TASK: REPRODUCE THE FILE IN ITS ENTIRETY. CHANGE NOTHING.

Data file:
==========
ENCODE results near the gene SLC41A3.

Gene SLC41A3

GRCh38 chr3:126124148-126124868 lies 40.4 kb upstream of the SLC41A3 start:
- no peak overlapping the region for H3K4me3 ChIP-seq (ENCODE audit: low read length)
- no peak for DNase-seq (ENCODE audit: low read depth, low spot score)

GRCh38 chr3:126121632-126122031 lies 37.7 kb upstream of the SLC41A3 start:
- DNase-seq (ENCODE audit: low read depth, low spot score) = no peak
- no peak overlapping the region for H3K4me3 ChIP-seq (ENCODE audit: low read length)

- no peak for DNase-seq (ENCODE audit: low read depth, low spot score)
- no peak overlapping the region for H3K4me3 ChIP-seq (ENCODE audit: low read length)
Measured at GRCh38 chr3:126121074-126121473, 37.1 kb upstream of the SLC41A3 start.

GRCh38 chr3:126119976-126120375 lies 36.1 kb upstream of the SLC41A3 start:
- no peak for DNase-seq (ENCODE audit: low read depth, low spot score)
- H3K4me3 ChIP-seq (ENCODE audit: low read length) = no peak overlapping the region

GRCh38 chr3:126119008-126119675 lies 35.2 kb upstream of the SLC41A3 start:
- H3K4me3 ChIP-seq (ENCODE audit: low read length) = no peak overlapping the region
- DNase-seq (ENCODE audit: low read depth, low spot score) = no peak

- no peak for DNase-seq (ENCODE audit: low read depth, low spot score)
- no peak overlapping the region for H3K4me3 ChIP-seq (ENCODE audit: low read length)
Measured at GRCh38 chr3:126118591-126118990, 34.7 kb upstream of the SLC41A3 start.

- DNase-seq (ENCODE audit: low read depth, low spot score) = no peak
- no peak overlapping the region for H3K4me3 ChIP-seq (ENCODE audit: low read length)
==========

ENCODE results near the gene SLC41A3.

Gene SLC41A3

GRCh38 chr3:126124148-126124868 lies 40.4 kb upstream of the SLC41A3 start:
- no peak overlapping the region for H3K4me3 ChIP-seq (ENCODE audit: low read length)
- no peak for DNase-seq (ENCODE audit: low read depth, low spot score)

GRCh38 chr3:126121632-126122031 lies 37.7 kb upstream of the SLC41A3 start:
- DNase-seq (ENCODE audit: low read depth, low spot score) = no peak
- no peak overlapping the region for H3K4me3 ChIP-seq (ENCODE audit: low read length)

- no peak for DNase-seq (ENCODE audit: low read depth, low spot score)
- no peak overlapping the region for H3K4me3 ChIP-seq (ENCODE audit: low read length)
Measured at GRCh38 chr3:126121074-126121473, 37.1 kb upstream of the SLC41A3 start.

GRCh38 chr3:126119976-126120375 lies 36.1 kb upstream of the SLC41A3 start:
- no peak for DNase-seq (ENCODE audit: low read depth, low spot score)
- H3K4me3 ChIP-seq (ENCODE audit: low read length) = no peak overlapping the region

GRCh38 chr3:126119008-126119675 lies 35.2 kb upstream of the SLC41A3 start:
- H3K4me3 ChIP-seq (ENCODE audit: low read length) = no peak overlapping the region
- DNase-seq (ENCODE audit: low read depth, low spot score) = no peak

- no peak for DNase-seq (ENCODE audit: low read depth, low spot score)
- no peak overlapping the region for H3K4me3 ChIP-seq (ENCODE audit: low read length)
Measured at GRCh38 chr3:126118591-126118990, 34.7 kb upstream of the SLC41A3 start.

- DNase-seq (ENCODE audit: low read depth, low spot score) = no peak
- no peak overlapping the region for H3K4me3 ChIP-seq (ENCODE audit: low read length)